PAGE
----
Providing its shareholders give it the all-clear, the deal will give AVG’s mobile ambitions a big boost through the partnerships Location Labs has with major carriers.
The purchase will give BlackBerry a leg up in its quest to pitch to government agencies and enterprises who want secure communications.
In his Weekly Update, Colin Gibbs, the Gigaom Research curator for mobile, is ‘examining the battle for mobile enterprise app developers’. Along with considering Google’s moves to improve security with its Android L release in order to enhance its lead in enterprise mobile operating systems, Colin takes a look at the challenging life of mobile app developers–and how much better their efforts tend to be rewarded when they concentrate on building apps for the enterprise.
The Boeing Black is a security-focused smartphone that can erase itself if it falls into the wrong hands.
Researchers points to a new security flaw in iOS 7 that could allow certain apps to spy on your keystrokes.
Most businesses recognize that mobile computing, particularly with the prevalence of BYOD, is a major security threat, as detailed in the recent Gigaom Research report, Managing mobile risk: threat management and security. Typical first security steps include the use of passcodes and of applications that track, lock, and wipe devices as required.
Prior infection predicts future infection
But responsible end user behavior is also critical for mobile security, as highlighted in a new study by the mobile security firm Lookout. Based on analysis of security threats detected on the more than 50 million mobile devices covered by its service in calendar year 2013, Lookout determined:
- Having a malware trojan on your phone means you’re seven times more likely to download another app with a trojan.
- Your risk of downloading a malware trojan triples if you have already downloaded a root enabler.
- If you’ve encountered adware once, you’re twice as likely to download an app riddled with adware a second time.
- A device with chargeware more than doubles your risk of encountering a malware trojan in a different app you download.
What does this mean?
In short, it is risky behavior such as downloading untrusted apps, going to a site with driveby downloading, or carelessly agreeing to terms for future ‘chargeware’ billing via premium SMS (prevalent with mobile porn) that leads to most infections. And, users who infect their device by engaging in that behavior once are likely to repeat the behavior and infect their devices again.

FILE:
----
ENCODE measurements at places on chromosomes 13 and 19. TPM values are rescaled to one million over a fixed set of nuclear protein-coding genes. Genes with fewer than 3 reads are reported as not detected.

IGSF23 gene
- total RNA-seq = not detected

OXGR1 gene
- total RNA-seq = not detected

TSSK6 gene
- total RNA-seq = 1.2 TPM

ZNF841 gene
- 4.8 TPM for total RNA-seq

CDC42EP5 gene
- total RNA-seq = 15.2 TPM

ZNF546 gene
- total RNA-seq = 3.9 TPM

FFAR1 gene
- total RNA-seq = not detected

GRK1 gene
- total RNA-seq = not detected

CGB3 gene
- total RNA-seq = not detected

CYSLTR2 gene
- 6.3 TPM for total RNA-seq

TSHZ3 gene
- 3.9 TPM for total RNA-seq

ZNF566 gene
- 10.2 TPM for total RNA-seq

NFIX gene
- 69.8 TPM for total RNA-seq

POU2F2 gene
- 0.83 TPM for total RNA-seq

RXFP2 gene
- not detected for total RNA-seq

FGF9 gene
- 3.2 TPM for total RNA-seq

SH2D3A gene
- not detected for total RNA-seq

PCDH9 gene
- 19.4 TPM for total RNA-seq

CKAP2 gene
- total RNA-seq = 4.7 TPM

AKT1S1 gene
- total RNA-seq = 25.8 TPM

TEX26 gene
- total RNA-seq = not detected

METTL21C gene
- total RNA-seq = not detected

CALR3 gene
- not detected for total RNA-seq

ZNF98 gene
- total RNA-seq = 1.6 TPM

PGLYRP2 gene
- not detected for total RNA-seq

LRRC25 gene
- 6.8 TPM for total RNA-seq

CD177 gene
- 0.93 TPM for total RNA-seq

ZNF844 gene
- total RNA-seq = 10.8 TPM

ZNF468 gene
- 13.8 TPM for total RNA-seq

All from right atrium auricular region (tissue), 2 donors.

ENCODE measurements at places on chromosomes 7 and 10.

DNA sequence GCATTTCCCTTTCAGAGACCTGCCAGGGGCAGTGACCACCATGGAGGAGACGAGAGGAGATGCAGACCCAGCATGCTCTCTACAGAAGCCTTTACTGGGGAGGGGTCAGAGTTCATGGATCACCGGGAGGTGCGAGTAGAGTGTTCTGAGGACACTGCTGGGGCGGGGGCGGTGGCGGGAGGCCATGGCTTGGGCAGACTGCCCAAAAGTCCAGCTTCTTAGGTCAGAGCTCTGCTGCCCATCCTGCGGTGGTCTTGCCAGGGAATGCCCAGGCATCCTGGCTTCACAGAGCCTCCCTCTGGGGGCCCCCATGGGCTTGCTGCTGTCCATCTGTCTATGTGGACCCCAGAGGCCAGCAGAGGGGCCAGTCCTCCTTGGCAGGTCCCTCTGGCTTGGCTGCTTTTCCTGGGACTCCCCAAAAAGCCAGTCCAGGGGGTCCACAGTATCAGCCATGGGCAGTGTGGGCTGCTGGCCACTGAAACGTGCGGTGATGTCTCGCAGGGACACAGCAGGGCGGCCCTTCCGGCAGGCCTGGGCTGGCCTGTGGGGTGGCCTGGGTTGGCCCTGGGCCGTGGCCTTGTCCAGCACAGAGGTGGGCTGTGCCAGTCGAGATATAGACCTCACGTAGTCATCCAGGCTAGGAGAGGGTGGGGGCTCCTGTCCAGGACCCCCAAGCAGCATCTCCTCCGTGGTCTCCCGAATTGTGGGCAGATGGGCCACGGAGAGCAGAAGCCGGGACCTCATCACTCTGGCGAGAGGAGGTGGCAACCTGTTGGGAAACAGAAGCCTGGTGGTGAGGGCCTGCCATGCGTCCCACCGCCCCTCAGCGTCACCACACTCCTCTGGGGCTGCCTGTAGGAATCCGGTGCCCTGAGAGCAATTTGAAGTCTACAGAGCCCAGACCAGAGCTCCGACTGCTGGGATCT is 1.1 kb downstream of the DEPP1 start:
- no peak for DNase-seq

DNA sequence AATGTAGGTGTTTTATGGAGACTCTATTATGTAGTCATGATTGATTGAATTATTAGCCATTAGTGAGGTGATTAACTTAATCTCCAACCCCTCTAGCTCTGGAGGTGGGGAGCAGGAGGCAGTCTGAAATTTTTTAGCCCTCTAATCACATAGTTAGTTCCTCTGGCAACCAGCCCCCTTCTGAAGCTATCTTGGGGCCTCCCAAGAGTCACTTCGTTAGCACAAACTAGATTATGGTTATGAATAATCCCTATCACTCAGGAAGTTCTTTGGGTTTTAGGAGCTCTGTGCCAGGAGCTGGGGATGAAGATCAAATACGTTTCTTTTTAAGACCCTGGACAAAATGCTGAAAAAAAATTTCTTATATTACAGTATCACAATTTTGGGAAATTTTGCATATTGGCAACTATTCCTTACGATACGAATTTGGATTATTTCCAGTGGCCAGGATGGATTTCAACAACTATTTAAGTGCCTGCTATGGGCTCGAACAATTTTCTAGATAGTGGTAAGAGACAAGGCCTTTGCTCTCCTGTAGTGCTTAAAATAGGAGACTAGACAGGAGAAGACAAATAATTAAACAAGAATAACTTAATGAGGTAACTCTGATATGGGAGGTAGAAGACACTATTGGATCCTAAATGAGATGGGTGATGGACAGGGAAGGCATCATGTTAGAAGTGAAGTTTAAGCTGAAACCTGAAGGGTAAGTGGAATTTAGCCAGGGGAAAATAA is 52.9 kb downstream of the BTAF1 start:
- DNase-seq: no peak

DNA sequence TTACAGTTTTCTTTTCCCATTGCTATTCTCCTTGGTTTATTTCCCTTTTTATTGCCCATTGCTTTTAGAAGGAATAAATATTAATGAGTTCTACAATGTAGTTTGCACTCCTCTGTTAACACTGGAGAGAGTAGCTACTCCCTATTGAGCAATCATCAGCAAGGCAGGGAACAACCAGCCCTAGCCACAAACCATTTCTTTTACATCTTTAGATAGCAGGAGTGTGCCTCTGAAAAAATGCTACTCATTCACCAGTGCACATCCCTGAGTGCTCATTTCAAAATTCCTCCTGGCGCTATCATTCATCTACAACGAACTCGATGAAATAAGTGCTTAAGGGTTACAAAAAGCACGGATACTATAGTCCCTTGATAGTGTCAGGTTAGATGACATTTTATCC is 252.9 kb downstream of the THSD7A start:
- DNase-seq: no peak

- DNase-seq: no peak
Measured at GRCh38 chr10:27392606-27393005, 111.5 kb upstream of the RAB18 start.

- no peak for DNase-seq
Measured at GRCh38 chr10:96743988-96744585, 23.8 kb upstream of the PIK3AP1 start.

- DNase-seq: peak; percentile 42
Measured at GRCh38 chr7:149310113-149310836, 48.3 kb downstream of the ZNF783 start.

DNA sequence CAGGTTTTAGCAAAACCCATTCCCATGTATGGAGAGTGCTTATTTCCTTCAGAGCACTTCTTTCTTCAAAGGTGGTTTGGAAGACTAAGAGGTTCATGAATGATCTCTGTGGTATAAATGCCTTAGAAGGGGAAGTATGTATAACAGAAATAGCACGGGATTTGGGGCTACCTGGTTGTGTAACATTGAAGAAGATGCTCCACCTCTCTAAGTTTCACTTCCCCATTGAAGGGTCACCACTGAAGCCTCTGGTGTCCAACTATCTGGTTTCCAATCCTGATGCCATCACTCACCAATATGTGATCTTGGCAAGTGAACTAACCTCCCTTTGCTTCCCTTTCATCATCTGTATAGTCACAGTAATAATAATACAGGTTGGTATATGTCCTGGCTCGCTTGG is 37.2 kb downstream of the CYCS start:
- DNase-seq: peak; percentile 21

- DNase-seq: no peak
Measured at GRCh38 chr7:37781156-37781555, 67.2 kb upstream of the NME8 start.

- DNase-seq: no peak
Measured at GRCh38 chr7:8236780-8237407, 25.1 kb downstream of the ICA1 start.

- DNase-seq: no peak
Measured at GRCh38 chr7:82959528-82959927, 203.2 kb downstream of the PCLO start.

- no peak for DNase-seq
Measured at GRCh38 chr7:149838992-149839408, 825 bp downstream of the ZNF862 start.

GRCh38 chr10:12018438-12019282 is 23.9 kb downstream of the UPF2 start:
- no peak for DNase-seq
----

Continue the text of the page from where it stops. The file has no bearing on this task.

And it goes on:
As Jeremy Linden, security product manager for Lookout, points out, infection of a BYOD mobile device is a key way that increasingly sophisticated cyber criminals can penetrate a corporate firewall and otherwise safe systems. So catching the threats and changing employee behavior are critical to enterprise mobile security.
What to do about it
Some commonsense steps to countering this behavioral vulnerability include the following:
- Make sure all employees are educated and current on the frequency and types of mobile threats that they may encounter and what good practices are (e.g., visiting only trusted app stores) to minimize their vulnerability.
- Be sure that your mobile security software can centrally identify and pinpoint specific threats and infections that individual employees encounter on their devices.
- Make sure those employees who have suffered an infection once are especially further trained to assure they modify their behavior toward more safe practices.
Some good news, too
There was some good news in the Lookout report as well. Since Google, especially, from 3Q13, has started to crack down on adware, the frequency of adware infection has started to decline. Adware is still the most prevalent issue—and it includes unwanted data leakage as well as unwanted ad display—but the downward trend suggests that industry action and consensus can contribute to curbing threats as well.
A spike in spam is not related to last month’s massive hack, says Snapchat. But here’s a quick tip to avoid it either way.
Google has expanded its Patch Reward program to pay users that discover security holes in Android.
Lookout’s mobile threat-protection app has now landed on the Android phones of three of the four major U.S. carriers.
The $55 million funding round will help Lookout expand beyond the consumer market and into enterprise mobile security.